Despite many advantages of biological treatment system (as explained in section 2.1), one of the major drawbacks of the system is the continuous generation of WAS.

The excess production of WAS from biological wastewater treatment (BWT) plants poses a serious problem because the handling and disposal of it often represents the largest operational cost (Horan, 1990). Usually, removed WAS was disposed off in landfills or occasionally used as fertilizer (Otero et al., 2003).

Hence, researchers have explored the potential of WAS as a color adsorbent in the attempt to increase its economical value (Caner et al., 2009; Ju et al., 2008;

Smith et al., 2009; Sun et al., 2008). The presence of various functional groups in the


WAS aids the color adsorption (Aksu, 2001). The functional groups that exist on WAS include -OH, -NH, -NH2, -C=O, C=C, CH3-, and CH2- (Luo et al., 2006).

Previous researchers mainly studied the WAS produced from municipal sewage treatment plants to remove Rhodamine-B (Ju et al., 2008), Burazol Blue ED (Caner et al., 2009) and Malachite Green (Sun et al., 2008).

In this work, the WAS from POME treatment plant was used to remove the COD and turbidity of POME.

2.3.4 Batch equilibrium isotherm

Generally, the equilibrium isotherm is used to show the interaction between adsorbate and adsorbent in equilibrium phase (El Qada et al., 2006). Marina et al., (2007) suggested that among the common models used are the Langmuir and Freundlich as these models are relatively simple and widely used. The validity of the isotherm models are chosen based on the correlation coefficients (R2).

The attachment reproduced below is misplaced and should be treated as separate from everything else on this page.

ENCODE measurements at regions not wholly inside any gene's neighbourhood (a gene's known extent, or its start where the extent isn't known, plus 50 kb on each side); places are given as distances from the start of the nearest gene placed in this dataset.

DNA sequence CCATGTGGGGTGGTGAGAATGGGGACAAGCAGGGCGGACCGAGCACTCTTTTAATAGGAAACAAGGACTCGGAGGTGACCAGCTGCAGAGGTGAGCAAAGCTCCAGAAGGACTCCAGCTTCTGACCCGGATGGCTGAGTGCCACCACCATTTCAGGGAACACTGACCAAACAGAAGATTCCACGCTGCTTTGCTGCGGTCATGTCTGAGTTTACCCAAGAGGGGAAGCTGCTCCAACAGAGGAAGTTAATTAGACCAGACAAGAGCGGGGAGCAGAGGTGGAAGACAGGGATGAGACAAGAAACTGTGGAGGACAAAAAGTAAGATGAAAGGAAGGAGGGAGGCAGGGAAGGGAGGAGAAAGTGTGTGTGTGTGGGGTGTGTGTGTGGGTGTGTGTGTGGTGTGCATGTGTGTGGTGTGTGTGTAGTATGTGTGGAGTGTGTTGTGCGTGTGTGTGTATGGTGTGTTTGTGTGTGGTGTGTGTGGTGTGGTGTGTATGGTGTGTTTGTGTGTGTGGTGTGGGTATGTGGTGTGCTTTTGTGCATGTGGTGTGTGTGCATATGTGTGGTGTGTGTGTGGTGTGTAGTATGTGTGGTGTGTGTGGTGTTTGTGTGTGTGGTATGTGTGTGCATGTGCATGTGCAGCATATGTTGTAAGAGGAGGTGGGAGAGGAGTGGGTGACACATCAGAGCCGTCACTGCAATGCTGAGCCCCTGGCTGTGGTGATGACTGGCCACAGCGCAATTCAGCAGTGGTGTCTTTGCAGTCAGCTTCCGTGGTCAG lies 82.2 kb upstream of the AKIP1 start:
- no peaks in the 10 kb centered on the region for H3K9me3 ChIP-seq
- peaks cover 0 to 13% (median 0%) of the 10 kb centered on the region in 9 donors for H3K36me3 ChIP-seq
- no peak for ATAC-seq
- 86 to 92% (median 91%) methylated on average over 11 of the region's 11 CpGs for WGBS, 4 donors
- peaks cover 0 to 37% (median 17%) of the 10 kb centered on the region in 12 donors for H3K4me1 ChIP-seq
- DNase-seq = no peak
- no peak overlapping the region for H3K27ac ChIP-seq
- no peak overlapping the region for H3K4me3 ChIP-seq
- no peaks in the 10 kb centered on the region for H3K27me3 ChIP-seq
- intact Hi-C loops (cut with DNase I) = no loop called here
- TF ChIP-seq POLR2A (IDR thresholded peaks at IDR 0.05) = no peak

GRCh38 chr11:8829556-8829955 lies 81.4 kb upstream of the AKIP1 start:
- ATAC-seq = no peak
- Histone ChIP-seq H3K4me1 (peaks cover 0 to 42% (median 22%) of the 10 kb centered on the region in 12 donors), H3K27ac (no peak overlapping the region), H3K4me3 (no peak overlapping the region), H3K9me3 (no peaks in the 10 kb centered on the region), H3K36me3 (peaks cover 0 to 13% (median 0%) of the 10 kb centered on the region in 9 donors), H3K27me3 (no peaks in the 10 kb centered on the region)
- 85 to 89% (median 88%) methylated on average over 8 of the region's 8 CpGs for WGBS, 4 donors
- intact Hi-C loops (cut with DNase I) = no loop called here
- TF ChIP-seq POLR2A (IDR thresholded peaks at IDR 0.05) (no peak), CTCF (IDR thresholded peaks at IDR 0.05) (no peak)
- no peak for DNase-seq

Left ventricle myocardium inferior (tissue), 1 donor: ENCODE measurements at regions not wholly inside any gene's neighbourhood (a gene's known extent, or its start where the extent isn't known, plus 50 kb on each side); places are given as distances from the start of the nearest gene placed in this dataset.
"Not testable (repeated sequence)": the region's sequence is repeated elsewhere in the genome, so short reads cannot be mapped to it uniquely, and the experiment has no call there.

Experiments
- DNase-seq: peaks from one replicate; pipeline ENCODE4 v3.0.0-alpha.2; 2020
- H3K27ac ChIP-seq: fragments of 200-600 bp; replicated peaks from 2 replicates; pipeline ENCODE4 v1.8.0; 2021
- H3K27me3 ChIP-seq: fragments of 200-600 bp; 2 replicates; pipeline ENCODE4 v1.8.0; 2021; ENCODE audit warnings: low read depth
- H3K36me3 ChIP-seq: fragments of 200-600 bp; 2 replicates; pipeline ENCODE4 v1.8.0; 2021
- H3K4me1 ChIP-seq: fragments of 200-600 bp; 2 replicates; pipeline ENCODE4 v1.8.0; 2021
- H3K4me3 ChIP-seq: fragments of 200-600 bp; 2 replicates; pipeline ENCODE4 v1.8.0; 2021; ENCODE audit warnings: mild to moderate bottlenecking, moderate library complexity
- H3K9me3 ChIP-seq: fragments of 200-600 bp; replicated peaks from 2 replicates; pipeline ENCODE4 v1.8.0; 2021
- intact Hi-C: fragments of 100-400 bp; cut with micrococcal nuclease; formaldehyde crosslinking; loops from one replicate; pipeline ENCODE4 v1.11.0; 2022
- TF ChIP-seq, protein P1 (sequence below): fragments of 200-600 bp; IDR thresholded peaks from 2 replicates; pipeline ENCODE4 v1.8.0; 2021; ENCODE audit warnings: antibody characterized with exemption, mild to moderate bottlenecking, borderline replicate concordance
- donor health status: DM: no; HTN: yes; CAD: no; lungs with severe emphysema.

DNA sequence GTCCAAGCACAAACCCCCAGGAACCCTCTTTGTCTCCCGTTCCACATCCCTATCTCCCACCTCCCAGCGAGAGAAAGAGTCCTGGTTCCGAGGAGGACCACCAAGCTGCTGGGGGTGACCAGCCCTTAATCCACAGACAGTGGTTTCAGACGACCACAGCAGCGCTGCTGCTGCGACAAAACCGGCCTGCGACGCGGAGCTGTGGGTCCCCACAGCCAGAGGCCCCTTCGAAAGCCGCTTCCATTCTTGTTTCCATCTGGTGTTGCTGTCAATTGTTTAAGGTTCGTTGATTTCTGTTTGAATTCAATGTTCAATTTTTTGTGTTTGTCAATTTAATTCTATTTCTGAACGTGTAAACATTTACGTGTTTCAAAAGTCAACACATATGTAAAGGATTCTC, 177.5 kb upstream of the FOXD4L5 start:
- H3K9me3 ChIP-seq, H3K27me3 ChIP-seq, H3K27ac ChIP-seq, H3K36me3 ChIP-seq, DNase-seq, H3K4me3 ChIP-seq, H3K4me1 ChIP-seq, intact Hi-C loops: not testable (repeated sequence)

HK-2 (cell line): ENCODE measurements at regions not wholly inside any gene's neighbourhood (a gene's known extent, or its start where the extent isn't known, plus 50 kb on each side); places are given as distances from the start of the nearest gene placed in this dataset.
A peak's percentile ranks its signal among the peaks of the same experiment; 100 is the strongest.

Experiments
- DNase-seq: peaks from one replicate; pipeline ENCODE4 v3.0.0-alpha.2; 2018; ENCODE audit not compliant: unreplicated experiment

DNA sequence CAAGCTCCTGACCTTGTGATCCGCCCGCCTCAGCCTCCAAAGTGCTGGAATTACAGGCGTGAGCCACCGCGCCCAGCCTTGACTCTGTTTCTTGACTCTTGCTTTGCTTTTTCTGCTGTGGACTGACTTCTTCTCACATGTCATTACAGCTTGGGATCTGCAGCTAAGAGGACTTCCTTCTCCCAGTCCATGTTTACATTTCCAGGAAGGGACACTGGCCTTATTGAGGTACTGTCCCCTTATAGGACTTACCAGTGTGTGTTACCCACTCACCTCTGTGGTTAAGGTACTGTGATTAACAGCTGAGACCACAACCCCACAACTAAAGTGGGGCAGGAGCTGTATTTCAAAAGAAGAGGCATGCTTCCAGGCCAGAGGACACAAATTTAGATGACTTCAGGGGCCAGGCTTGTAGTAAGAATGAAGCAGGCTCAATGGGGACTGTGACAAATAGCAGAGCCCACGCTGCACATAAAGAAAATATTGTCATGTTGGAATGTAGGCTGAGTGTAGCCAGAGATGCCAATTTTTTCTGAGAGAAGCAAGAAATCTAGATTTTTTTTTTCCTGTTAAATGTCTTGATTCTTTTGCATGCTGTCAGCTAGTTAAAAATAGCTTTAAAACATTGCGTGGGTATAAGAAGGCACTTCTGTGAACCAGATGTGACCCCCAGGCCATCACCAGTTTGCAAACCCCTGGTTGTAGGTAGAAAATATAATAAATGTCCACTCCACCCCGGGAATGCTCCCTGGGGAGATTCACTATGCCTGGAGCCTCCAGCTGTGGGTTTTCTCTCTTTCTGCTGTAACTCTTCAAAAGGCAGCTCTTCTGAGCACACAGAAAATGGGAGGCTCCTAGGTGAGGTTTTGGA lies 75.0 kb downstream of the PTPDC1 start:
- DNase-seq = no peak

2.3.4 a) Langmuir isotherm model

Langmuir isotherm was developed with three major assumptions (Slejko, 1985). The assumptions are i) Adsorption energy is constant and independent of surface coverage, ii) Adsorption occurs at localized sites with no interaction between adsorbate molecules, iii) Maximum adsorption occurs when the surface is covered by a monolayer of adsorbate. The Langmuir equation is represented by equation (2.1).

e c

e c o

e K C

C K q Q

 

1 (2.1)


where, qe is the amount of adsorbate uptake at equilibrium (mg/g), Qo is the maximum monolayer adsorption capacity (mg/g), Kc is equilibrium constant (l/mg), and Ce is the equilibrium concentration of adsorbate (mg/l).

This equilibrium isotherm has been used by many researchers. Hameed et al., (2007) fitted the Langmuir isotherm for MB adsorption process onto bamboo based activated carbon. In addition, Weng et al., (2009) have used the Langmuir isotherm model to determine the distribution of MB on pineapple leaf powder at equilibrium state.

2.3.4 b) Freundlich isotherm

Freundlich isotherm assumes that the adsorption occurs on a heterogeneous energy surface and the adsorption capacity depends on the MB concentration at equilibrium (Caner et al., 2009). The Freundlich equation is given in equation (2.2).